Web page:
Three Stages of Her

Posted: February 14, 2015 in Lit Gems


I saw her by the treadmills, on the
second floor, overlooking the gym. I spied
from the basketball courts, watching her
sprint with a sexy, long legged gate. She was
a Mulatta owning a great ass, long brown
and blond curly hair draped over her slender
shoulders. She had big green eyes and a
large round face that had a tinge of crazy
gleaming in the corners. I made my way up
the stairs as she finished running. While
patting her face with a small towel, I greeted
her with a smile and newly discovered
“Hey my name is Dave,” I sang like a
stone cold playboy.
“Lisa,” She responded cool as mountain
“Where you from?”
“Near San Francisco, you?”
“New Jersey.”
Lisa was friendly: much friendlier
than she appeared at the front desk earlier
that evening.
“What do you do down here?”
“School. I’m studying
Environmental engineering.”
I was impressed but not surprised.
Her diction was neutrally perfect without
regional accent and she handled hundred
dollar words like a 5th year scholar from
I had to beat Dubs to the punch. We
always contested for the new Y-
chromosomes. She gave me her number. I
played it cool as though that happened all
the time. I watched her healthy thighs exit
the cardio room, and then glanced through
the large windows, down to the basketball
court were Dubs: my 5’10 iron jawed,
bronze skinned friend and smoking buddy
was playing ball.
I smiled and proudly held up the small
piece of paper with the digits. He shrugged
apathetically while shooting a three pointer
at the far basket. I imagined her among the
Northern Redwoods, engineering the
environment, whatever that was. Little did I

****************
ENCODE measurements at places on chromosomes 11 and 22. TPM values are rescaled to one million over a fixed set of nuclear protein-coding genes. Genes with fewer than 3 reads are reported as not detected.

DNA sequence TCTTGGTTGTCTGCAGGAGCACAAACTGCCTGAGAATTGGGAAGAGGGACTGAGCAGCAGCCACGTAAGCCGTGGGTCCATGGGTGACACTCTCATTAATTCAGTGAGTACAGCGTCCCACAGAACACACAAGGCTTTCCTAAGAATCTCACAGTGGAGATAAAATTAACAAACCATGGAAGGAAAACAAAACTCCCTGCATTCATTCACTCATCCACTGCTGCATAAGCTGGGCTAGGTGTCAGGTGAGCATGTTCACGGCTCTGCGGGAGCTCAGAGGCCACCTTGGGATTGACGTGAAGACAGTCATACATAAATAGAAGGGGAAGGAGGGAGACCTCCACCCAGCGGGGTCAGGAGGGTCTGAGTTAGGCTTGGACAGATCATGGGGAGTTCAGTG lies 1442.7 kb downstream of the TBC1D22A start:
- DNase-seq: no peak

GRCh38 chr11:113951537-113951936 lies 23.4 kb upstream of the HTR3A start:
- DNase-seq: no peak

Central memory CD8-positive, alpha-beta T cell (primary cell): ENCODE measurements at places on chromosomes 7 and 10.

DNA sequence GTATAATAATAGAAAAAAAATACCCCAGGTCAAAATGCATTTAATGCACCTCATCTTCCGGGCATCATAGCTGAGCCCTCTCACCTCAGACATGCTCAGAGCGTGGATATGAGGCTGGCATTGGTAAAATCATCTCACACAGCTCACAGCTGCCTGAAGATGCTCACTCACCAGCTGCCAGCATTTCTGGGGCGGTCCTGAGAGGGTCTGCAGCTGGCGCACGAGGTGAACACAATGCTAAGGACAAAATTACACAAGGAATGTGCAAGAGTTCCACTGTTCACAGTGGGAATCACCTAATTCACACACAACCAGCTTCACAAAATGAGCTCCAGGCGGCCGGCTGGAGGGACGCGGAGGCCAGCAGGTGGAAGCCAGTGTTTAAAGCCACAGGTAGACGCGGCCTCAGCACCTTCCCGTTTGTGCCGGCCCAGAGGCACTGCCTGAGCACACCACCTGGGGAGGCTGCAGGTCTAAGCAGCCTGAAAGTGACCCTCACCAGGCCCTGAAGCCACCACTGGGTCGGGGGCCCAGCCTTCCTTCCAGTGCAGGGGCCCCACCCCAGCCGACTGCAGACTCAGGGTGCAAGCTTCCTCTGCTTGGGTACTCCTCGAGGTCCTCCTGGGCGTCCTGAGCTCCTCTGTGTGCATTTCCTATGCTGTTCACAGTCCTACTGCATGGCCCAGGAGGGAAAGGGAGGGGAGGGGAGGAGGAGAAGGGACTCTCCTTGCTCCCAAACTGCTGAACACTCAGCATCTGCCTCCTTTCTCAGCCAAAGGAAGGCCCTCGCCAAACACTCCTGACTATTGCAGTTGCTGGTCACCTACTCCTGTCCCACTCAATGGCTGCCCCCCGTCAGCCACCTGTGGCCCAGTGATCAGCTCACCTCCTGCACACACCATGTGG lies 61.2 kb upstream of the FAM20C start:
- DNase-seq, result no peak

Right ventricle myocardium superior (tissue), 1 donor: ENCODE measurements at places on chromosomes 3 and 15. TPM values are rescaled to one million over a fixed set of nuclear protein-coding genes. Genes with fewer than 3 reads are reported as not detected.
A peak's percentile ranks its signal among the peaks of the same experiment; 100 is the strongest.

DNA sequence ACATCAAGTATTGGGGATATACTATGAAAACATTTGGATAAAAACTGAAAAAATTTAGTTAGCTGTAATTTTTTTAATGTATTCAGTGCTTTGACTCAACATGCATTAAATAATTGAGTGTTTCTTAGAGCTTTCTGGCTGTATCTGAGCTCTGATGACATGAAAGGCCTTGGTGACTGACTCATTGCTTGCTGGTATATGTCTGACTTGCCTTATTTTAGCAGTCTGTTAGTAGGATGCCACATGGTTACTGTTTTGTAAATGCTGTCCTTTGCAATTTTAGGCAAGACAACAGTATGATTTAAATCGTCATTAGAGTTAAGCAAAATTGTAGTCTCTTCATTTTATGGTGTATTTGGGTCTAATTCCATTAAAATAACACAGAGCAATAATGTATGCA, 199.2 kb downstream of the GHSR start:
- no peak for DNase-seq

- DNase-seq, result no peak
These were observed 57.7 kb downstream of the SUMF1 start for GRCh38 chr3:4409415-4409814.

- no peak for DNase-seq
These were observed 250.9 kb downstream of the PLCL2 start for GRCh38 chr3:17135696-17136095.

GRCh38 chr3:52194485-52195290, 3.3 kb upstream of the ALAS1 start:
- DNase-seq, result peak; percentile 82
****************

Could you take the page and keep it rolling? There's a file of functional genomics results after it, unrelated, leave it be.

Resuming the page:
know that would be the last time I saw her
A week later, I called. She wasn’t very
forthcoming with information, but told me
she lived close.
How great it would be go over for easy sex,
able to come home, and shower in my own
During, our first conversation Lisa
was drinking wine, but I received no
invitation. On second call my potential new
friend was heading for the night at Key Club
in Hollywood with her girlfriends. That was
a red flag she might be into the
Hollywood life
, which killed the illusion
of a serious Engineer.
It didn’t mix well. Hollywood
was the land of the pretty, stupid people.
Once her mouth opened the pretty
mannequins would oust her. I called once
more but got the answering machine. She
never called back. Getting the hint, I
returned to a couple sure things, but still felt
the sting of rejection.
I dismissed her and never saw her in
the gym again but a year later, while
walking Pacific Avenue I saw her: pregnant
and disheveled. I was caught off guard at
the sight of her. Life had slapped her
around pretty hard.
On that hot, August afternoon; I
pretended not to see her and crossed the
street. Lisa was caught in her own world. I
gazed at her, blocking the afternoon rays
from my eye, amazed, she had done a
savage three sixty. I felt for her: in the
harbor city with child and out of her gourd.
I wondered if she was still in school. I
wondered who the father was. I wonder
what guy sang the right words in her ear.
Maybe it was the night I called, while she
was drinking wine waiting for a friend.
In the harbor city it wasn’t
uncommon to see lonely women and their
children strolling the streets, the mothers
crazed: yelling in phones, threatening,
crying, and begging. At that moment all
the memories seemed to run through my
head like a collage of feminine insanity. I